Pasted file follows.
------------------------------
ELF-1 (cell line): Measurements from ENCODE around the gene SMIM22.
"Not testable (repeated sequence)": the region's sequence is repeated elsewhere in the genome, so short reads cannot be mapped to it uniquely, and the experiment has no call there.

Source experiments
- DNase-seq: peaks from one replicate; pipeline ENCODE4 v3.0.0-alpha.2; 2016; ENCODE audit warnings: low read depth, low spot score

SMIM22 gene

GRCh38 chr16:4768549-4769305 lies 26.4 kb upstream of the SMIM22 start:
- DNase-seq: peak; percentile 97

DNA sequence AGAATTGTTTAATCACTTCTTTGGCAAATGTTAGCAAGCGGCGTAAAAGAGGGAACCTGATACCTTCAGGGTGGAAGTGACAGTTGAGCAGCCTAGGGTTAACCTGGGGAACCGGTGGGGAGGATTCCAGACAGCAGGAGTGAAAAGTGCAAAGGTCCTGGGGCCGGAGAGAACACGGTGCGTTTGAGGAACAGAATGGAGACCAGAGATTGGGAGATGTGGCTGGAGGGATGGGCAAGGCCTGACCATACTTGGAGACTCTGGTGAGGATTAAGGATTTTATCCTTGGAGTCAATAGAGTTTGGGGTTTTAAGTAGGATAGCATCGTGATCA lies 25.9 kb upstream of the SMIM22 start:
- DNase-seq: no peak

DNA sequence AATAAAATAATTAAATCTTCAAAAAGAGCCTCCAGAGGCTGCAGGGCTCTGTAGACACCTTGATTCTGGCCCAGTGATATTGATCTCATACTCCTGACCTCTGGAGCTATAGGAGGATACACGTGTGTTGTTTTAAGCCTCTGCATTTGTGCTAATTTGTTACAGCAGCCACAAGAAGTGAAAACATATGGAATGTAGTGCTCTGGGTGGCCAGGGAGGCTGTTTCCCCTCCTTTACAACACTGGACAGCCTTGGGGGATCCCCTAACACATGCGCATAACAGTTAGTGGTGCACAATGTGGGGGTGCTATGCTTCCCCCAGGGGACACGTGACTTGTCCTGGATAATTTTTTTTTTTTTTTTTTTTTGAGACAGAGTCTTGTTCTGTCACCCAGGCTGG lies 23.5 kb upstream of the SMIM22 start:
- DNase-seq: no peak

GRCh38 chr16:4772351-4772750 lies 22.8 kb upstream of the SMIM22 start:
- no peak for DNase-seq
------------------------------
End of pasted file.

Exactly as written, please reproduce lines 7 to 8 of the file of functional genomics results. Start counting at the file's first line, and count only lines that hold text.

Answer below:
- DNase-seq: peak; percentile 97

DNA sequence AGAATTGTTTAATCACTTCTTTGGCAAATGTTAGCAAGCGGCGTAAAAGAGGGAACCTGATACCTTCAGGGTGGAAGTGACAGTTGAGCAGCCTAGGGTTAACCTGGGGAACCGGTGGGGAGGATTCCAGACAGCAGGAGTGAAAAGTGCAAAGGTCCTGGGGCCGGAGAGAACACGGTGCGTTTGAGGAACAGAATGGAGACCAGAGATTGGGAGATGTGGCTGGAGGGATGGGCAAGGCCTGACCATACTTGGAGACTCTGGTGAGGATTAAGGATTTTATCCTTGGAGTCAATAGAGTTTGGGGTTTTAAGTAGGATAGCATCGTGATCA lies 25.9 kb upstream of the SMIM22 start: